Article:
On the backend, connected with APIs, they provide analytics that help you track customer engagement, loyalty and retention. They also calculate metrics like CSAT and NPS, which help you measure customer health.

DXP services for commercial applications

Commercial DXPs are predominantly for front-end e-commerce user experiences. Connected through APIs, they integrate with your backend systems (e.g., ERP, CRM, inventory/order management) to deliver engaging customer experiences across all your sales channels.

Large brands and department retailers use them to manage shopping cart, online checkout, fulfillment and inventory management processes for their ecom sites and mobile apps. They also provide content delivery for web interfaces, though.

Composable DXPs

Anne Neubauer
By Anne Neubauer
December 03, 2021
With e-commerce demand at an all-time high and marketing budgets at an all-time low, marketers are in need of tools that allow them to do more with less when it comes to scaling their content approach. A modular content approach supports content reuse and optimization.
3 Min Read

A composable DXP is a relatively new concept in e-commerce, combining headless CMS and traditional DXP capabilities.

Unlike traditional DXPs, which have their own pre-defined features and functionalities, composable DXPs are highly customizable. They connect best-in-class microservice solutions from different vendors using APIs for an agile and flexible digital experience delivery.

As you grow your company, a composable DXP like Brightspot gives you the freedom to integrate additional features like voice search and chatbots to your existing e-commerce infrastructure.

Unlock the power of effective e-commerce content management with a CMS that can elevate content-to-commerce storytelling, optimize SEO and drive sales with personalization.

Key features of DXP solutions for e-commerce

Though your digital experience platform will be unique to your business in at least some ways, there are a few features you'll see in any good e-commerce DXP:

  • Content management (the core of your platform)
  • Omnichannel delivery (website, mobile app, socials, kiosks, PoS, and customer portals)
  • Personalization at scale (guided shopping, dynamic content, product recommendations)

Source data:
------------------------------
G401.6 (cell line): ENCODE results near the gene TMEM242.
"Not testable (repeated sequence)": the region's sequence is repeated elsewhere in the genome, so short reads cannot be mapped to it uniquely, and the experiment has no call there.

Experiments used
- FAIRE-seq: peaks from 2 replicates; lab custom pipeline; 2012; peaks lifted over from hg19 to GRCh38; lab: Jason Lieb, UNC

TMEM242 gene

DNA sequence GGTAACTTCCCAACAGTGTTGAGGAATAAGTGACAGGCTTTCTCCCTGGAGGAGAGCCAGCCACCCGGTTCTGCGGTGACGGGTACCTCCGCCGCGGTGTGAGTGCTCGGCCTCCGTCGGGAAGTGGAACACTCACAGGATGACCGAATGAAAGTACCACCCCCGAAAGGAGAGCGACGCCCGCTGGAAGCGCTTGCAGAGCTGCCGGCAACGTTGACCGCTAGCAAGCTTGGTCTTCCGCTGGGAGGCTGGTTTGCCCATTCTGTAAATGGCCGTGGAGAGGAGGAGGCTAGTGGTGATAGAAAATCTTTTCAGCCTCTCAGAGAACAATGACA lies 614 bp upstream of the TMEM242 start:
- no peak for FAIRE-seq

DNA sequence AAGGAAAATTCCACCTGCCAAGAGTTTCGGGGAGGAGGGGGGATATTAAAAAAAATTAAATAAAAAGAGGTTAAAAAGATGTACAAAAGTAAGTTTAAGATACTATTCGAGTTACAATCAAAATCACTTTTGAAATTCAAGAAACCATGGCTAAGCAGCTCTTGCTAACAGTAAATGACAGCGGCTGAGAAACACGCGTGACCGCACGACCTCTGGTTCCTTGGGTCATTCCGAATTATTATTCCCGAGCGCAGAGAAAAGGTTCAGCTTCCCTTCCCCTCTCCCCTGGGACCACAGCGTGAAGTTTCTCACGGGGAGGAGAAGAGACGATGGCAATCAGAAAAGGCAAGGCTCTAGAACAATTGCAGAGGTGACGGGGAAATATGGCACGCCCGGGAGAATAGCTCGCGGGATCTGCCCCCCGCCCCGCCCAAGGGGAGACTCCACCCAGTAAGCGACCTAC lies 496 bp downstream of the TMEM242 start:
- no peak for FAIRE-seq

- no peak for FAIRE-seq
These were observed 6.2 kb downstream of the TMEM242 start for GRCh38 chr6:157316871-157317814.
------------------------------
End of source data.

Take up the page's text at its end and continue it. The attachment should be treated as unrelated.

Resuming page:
• E-commerce tools (product catalog, shopping cart, payment gateway integration)
  • Targeting capabilities (e.g., persona-based segmentation, A/B testing)
  • Analytics and reporting (e.g., customer engagement, sales data)
  • Comprehensive customer journey support (nurturing, acquisition, retention, and post-purchase experiences)
  • E-commerce integrations (CRM, ERP, PIM, and plugin tools extend your DXP's capabilities, share data, and create automations)

Integrating e-commerce functionalities and digital experience management

The exact e-commerce integrations you build largely depend on your sales and marketing channels and the digital touchpoints throughout the customer journey.

In general, an e-commerce DXP will need to integrate with some or all of the following systems:

  • Payment gateways and processors
  • Installation payment solutions (e.g., Klarna, Afterpay)
  • Social media, social listening, and analytics
  • Inventory/order management
  • Marketing automation
  • Enterprise resource planning (ERP)
  • Customer relationship management (CRM)
  • Product information management (PIM)
  • AI plugin tools (e.g., chatbot, gen AI, voice search)
  • Website builders (e.g., Shopify)

For B2B e-commerce, you might need to integrate directly with your suppliers, partners, and/or sellers. And if there are physical sales channels, like a brick-and-mortar store or pop-up shops, you'll need PoS system integration.

Tips for selecting the best e-commerce DXP

Your ability to string together all your digital touchpoints and deliver a personalized omnichannel experience to your customers depends on (a) the type of DXP you choose and (b) whether you assemble it with the right e-commerce tools.

Here are some tips to help you choose the best DXP for your business:

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June 07, 2023
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Evaluate your current systems and touchpoints ahead of time.

Before you begin, you need to know how your customers are buying from you.